Universal credit needs a massive £8bn overhaul to make it reliable for the millions of families who will depend on it as the Covid-19 economic crisis grows, a cross-party House of Lords committee has concluded.
The economic affairs committee said public support for the troubled universal credit system was “seeping away” because of multiple design faults, the inadequacy of benefit rates, and lack of specialised support for claimants.
It proposes a series of reforms to make universal credit “fit for purpose”, including an urgent catch-up increase in the generosity of benefit rates: “Universal credit should be set at a level that provides claimants with dignity and security,” it says.
The committee’s chair, Lord Forsyth, said the committee broadly agreed with universal credit’s original aim of simplifying the benefits system. “However, in its current form, it fails to provide a dependable safety net. It has led to an unprecedented number of people relying on food banks and not being able to pay their rent.”
The £20-a-week increase in the universal credit standard allowance introduced in April as a temporary boost to help claimants with extra pandemic costs should be made permanent, the report says, while work allowances should be increased to allow claimants to keep more of their award as they move into work.
Forsyth is a Tory former government minister, while the committee’s Conservative members include the head of the NHS track-and-trace system, Baroness Harding, and the former Treasury permanent secretary Lord Burns.
A decade of social security cuts meant benefits no longer reflected the cost of living, the peers say. The monthly standard allowance for a couple aged over 25 is currently £594.04, on top of which they may receive additional payments for housing and children. For a single person under 25 it is £342.72 a month.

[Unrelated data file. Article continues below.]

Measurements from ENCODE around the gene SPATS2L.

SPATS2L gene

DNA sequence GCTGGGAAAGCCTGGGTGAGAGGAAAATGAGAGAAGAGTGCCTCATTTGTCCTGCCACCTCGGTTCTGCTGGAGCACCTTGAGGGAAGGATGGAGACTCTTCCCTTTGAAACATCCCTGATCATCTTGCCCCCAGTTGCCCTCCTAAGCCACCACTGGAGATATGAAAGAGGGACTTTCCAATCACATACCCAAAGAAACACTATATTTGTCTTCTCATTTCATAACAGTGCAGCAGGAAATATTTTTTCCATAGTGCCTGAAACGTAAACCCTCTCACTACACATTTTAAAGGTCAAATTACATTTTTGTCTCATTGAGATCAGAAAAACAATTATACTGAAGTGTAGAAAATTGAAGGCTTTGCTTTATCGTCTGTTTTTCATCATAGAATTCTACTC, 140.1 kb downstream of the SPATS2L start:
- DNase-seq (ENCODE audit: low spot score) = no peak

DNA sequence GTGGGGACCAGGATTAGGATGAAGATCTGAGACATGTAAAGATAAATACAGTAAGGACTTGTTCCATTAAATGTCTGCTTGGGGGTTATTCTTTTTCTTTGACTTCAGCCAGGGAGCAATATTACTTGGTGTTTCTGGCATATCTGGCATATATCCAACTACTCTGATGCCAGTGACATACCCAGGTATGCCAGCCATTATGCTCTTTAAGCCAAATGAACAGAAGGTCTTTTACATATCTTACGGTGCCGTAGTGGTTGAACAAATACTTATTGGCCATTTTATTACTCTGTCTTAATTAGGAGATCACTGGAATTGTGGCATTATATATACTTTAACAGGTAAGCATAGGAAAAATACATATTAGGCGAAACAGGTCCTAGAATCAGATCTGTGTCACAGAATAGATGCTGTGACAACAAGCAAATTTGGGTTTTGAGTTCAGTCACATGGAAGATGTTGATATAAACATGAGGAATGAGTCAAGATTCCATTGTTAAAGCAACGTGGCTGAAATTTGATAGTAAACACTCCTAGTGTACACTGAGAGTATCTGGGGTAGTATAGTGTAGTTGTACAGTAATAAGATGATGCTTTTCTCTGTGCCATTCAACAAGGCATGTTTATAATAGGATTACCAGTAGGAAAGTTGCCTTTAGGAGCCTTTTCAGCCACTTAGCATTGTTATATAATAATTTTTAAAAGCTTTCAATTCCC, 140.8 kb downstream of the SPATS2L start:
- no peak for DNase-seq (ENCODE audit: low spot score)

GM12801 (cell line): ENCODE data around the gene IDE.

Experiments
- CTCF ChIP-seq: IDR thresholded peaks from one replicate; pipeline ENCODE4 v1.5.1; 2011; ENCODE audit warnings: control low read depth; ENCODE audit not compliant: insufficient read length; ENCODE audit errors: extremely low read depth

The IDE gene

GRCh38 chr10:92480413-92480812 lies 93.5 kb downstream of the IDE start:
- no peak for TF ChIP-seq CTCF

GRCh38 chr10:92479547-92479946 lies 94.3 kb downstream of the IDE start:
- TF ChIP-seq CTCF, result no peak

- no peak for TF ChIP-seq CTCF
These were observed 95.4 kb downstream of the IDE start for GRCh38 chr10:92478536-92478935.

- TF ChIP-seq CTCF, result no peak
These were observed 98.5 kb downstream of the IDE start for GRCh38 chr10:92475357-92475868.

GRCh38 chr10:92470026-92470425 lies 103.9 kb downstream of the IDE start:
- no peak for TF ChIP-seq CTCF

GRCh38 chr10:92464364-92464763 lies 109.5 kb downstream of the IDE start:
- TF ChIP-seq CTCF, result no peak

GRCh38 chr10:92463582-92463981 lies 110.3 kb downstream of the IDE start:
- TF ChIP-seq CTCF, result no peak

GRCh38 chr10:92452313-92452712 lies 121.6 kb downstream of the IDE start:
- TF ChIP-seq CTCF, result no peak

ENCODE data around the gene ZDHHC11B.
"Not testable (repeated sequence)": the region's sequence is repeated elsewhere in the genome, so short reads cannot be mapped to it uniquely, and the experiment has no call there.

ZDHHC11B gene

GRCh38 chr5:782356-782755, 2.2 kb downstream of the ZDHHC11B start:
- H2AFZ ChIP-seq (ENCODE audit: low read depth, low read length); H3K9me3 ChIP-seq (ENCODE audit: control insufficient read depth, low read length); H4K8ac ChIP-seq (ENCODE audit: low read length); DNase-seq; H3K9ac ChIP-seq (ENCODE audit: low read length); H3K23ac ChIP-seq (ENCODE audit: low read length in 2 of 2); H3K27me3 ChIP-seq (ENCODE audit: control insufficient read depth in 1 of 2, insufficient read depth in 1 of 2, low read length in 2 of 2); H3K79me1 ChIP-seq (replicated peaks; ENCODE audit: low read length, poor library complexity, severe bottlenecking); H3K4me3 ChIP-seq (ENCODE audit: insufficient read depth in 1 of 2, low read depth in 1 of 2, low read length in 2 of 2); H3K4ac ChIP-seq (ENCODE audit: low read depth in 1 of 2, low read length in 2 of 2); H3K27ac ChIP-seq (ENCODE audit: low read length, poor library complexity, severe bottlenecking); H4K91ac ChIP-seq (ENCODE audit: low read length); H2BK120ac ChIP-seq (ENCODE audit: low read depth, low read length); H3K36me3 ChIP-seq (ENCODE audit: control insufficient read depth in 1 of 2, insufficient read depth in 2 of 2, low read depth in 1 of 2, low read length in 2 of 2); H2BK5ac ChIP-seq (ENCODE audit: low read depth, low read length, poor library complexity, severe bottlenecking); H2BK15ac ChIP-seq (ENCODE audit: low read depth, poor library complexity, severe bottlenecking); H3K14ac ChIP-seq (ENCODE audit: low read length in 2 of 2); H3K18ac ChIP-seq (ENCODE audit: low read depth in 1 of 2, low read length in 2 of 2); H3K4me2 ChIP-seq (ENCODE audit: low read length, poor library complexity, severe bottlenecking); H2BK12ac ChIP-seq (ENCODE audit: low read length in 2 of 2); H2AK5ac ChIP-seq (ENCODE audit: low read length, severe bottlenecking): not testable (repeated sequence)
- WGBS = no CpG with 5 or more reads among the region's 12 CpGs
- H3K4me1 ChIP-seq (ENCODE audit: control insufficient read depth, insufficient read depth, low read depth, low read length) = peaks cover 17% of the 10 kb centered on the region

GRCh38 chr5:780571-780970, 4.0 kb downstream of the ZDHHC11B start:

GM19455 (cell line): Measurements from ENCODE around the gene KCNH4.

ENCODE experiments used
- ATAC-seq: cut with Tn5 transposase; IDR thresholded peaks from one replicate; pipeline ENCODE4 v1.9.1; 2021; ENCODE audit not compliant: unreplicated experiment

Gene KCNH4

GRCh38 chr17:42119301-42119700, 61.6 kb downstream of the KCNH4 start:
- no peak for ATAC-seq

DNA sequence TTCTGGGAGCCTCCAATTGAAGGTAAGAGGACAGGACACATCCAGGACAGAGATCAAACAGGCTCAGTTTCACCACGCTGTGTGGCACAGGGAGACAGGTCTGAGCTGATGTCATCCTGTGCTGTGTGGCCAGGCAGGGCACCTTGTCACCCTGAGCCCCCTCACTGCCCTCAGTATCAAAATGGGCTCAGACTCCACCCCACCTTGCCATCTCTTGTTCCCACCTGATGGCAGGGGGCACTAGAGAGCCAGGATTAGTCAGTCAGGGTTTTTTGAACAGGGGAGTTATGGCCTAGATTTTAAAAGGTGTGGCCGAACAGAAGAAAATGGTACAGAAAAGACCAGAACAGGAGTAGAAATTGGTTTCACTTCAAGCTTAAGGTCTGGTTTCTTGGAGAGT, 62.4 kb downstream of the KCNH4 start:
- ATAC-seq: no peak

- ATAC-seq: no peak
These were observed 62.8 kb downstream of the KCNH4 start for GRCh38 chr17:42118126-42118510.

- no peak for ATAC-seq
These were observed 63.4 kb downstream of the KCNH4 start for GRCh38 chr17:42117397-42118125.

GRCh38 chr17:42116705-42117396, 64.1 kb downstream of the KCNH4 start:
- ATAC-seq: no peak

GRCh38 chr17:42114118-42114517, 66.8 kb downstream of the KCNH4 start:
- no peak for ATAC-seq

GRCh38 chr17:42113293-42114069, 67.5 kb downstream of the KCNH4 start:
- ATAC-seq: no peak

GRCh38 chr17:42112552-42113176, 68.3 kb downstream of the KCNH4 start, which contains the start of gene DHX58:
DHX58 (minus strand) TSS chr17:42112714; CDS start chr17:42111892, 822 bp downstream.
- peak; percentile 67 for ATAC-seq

The committee is critical of the five-week wait for a first universal credit payment, which it says can push vulnerable claimants into debt, food bank use and rent arrears. Claimants should be given a non-repayable grant to help tide them over this critical waiting period, it recommends.
Nearly £6bn of historic tax credit debts currently deducted from claimants’ monthly universal credit payments should be written off, it says. “The government should not jeopardise the financial security of claimants by seeking its recovery.”
The wide-ranging report calls for the removal of the “unfair” two-child limit on benefits, and a review of the level of the benefit cap. It says “less emphasis” should be placed on benefit sanctions, saying they can push people into extreme poverty and there is little evidence that they incentivise people to move into work.
The report, entitled Universal Credit Isn’t Working, sets out several principles that should guide the “substantial reform” needed to improve it, including dignity and respect for claimants, adequate income levels, security and stability, flexibility and fairness.
The minister for welfare delivery, Will Quince, said the effectiveness of universal credit during Covid-19 proved that the case for it had never been stronger. “We welcome the acknowledgement by the committee that universal credit is here to stay and we will consider their recommendations in detail.”